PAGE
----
Rf coil design for multi-frequency magnetic resonance imaging & spectroscopy
MetadataShow full item record
Magnetic Resonance Spectroscopy is known as a valuable diagnostic tool for physicians as well as a research tool for biochemists. In addition to hydrogen (which is the most abundant atom with nuclear magnetic resonance capability), other species (such as 31P or 13C) are used as well, to obtain certain information such as metabolite concentrations in neural or muscular tissues. However, this requires nuclear magnetic resonance (NMR) transmitter/receivers (coils) capable of operating at multiple frequencies, while maintaining a good performance at each frequency. The objective of this work is to discuss various design approaches used for second-nuclei RF (radio frequency) coils, and to analyze the performance of a particular design, which includes using inductor-capacitor (LC) trap circuits on a 31P coil. The method can be easily applied to other nuclei. The main advantage of this trapping method is the enabling design of second-nuclei coils that are insertable into standard proton coils, maintaining a near-optimum performance for both nuclei. This capability is particularly applicable as MRI field strengths increase and the use of specialized proton coils becomes more prevalent. A thorough performance analysis shows the benefit of this method over other designs, which usually impose a significant signal-to-noise (SNR) sacrifice on one of the nuclei. A methodology based on a modular coil configuration was implemented, which allowed for optimization of LC trap decoupling as well as performance analysis. The 31P coil was used in conjunction with various standard 1H coil configurations (surface/volume/array), using the trap design to overcome the coupling problem (degraded SNR performance) mentioned above. An analytical model was developed and guidelines on trap design were provided to help optimize sensitivity. The performance was analyzed with respect to the untrapped case, using RF bench measurements as well as data obtained from the NMR scanner. Insertability of this coil design was then verified by using it with general-purpose proton coils available. Phantoms were built to mimic the phosphorus content normally found in biologic tissues in order to verify applicability of this coil for in vivo studies. The contribution of this work lies in the quantification of general design parameters to enable “insertable” second-nuclei coils, in terms of the effects on SNR and resonance frequency of a given proton coil.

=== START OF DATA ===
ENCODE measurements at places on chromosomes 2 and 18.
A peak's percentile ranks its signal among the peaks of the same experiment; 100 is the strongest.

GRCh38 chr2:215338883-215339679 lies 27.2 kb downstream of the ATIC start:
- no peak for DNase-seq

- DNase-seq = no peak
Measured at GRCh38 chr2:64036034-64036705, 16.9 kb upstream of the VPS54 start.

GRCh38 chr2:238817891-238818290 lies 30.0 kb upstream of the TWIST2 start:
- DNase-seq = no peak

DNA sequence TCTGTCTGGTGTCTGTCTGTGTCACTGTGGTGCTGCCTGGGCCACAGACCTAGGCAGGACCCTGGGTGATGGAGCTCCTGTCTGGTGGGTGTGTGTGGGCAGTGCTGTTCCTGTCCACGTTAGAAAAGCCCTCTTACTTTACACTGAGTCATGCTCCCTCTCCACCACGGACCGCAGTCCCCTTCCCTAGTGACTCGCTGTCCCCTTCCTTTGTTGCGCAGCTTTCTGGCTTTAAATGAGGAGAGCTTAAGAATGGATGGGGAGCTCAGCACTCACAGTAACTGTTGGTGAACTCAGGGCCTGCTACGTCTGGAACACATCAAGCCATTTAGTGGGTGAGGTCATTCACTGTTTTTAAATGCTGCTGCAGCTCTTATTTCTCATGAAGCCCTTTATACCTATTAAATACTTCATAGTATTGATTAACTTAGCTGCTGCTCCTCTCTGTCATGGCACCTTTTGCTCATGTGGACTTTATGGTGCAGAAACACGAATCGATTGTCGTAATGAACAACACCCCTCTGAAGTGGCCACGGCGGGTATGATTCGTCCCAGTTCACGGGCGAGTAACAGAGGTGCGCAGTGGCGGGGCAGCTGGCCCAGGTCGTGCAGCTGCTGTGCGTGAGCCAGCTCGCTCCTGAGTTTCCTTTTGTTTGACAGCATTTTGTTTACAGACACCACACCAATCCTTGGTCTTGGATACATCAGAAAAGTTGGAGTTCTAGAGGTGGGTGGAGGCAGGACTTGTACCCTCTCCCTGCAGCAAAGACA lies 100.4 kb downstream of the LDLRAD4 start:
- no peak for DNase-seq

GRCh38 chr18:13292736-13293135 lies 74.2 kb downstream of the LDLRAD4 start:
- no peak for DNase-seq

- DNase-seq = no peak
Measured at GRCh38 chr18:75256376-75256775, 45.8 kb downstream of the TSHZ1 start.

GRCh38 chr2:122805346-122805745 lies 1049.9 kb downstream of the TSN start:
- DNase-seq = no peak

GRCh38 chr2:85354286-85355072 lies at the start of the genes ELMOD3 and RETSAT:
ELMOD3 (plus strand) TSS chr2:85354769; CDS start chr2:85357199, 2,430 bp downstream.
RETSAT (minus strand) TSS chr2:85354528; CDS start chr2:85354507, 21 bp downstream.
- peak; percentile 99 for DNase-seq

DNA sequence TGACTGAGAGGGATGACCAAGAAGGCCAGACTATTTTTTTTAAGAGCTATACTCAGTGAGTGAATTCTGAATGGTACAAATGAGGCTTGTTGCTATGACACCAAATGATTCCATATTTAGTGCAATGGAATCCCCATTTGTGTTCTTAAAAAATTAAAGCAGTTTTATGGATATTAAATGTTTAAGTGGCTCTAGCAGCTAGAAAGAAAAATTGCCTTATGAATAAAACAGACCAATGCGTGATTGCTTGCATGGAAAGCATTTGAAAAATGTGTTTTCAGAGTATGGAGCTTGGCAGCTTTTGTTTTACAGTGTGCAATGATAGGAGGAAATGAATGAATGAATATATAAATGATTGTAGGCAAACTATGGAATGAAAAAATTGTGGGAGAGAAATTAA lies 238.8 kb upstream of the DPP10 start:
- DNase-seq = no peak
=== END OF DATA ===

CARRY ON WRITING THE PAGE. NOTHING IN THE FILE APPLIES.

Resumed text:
Dabirzadeh, Arash (2008). Rf coil design for multi-frequency magnetic resonance imaging & spectroscopy. Master's thesis, Texas A&M University. Available electronically from